How to Pin a Butterfly – Anshul Fernando (2010)

Pinning insects is a craft perfected by early natural historians. Here you can find five instructional videos recorded by individuals and institutions from different parts of the world. Every recording shows slightly different tools employed but the overall procedure remains the same.

Anshul Fernando is a nature artist who has butterfly farms in many countries such as Sri Lanka and India. He cultivates rare butterflies and sells them after pinning. He uses a standard traditional insect pinning set up that research facilities have been using all over the world. In this demonstration video he pins a male birdwing butterfly species (Ornithoptera croesus) from Indonesia. This butterfly was one of the favorite species of the influential biologist Alfred Russell Wallace the co-discoverer of the theory of evolution with Charles Robert Darwin.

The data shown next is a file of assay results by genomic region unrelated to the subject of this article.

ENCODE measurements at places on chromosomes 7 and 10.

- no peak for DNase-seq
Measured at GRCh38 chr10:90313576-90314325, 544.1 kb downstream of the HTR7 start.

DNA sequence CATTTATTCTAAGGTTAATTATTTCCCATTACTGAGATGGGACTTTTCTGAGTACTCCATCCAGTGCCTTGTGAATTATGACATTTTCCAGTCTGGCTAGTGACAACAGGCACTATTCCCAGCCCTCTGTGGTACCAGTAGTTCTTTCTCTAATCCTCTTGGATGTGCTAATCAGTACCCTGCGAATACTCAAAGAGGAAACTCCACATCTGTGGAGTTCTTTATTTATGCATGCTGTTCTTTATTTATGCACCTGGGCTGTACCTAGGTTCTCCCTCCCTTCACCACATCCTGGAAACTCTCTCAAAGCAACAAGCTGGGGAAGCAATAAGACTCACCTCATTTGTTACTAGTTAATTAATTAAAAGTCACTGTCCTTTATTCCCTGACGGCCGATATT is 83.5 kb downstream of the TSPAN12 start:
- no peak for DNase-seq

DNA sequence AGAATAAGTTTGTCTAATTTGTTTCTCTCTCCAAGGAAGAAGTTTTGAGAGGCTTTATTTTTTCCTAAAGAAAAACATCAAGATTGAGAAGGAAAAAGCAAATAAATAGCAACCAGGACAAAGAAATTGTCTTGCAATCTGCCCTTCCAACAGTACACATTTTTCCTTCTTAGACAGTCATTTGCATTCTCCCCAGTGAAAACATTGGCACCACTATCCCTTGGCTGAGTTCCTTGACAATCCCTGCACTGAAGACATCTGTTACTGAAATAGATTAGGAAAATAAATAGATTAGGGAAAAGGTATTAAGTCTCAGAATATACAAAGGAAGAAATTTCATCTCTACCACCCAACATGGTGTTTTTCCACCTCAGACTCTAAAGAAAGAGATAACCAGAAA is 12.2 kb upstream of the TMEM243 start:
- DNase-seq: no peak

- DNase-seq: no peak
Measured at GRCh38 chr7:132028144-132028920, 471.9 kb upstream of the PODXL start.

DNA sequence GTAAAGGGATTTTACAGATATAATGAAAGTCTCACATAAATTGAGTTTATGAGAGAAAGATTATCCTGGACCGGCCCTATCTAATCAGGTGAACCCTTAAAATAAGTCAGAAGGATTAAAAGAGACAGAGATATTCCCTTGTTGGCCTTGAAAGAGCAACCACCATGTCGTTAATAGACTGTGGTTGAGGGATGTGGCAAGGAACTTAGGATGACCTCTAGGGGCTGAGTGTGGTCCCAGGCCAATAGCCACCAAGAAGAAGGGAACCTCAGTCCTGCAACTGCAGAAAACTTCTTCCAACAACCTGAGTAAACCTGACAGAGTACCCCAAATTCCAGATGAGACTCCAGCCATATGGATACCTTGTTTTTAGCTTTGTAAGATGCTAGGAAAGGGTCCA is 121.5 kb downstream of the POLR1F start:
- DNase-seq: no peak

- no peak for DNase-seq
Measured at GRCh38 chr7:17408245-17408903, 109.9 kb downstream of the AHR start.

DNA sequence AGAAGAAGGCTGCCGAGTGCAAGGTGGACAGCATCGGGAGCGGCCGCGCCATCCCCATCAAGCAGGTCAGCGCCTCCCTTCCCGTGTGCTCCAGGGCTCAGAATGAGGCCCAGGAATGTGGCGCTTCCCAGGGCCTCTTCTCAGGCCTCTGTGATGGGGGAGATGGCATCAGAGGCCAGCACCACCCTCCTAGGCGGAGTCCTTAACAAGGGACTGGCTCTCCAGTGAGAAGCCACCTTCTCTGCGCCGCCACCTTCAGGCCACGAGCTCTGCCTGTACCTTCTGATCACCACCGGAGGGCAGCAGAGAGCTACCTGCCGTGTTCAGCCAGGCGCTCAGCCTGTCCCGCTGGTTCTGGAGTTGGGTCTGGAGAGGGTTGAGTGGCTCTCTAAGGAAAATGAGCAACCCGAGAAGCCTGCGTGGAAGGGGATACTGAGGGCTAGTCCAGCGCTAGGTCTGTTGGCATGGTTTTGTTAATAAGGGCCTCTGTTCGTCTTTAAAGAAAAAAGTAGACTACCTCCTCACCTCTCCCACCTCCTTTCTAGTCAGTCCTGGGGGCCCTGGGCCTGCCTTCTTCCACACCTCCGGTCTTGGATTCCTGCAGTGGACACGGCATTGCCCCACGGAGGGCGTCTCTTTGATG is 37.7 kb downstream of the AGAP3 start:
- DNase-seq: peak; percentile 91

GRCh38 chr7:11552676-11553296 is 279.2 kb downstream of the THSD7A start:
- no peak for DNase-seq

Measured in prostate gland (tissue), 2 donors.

You can also see another example of insect pinning from Oregon State University:

All videos start with rehydration of the specimens either in a box full of liquid or a “relaxation jar” with a wet cotton attached on its lid. Diffusion of humidity into the insect tissues may take several days but is essential for reducing brittleness and damage especially useful if the insect is in bad condition.

There are two kinds of (adjustable and fixed) spreading boards made mostly from soft Balsa wood or linden. If you don’t have access to such high quality pinning material you may as well use styrofoam (see the video of the entomologist Noel Starick who uses that kind of material at the very bottom of this post). Some use contact paper, plastic sheets and even glass to press wings by pinning. The following two part video shows the entire process used by the Zoological Museum of Jagiellonian University in Poland without narration:

If you are interested to learn more about how you can pin insects other than butterflies you may also want to check out another short instructional recording by the entomologist Noel Starick from the Queensland Museum of Australia. Happy collecting!

 

2 Comments

    Leave a Comment

     
     




     
     
    shared on wplocker.com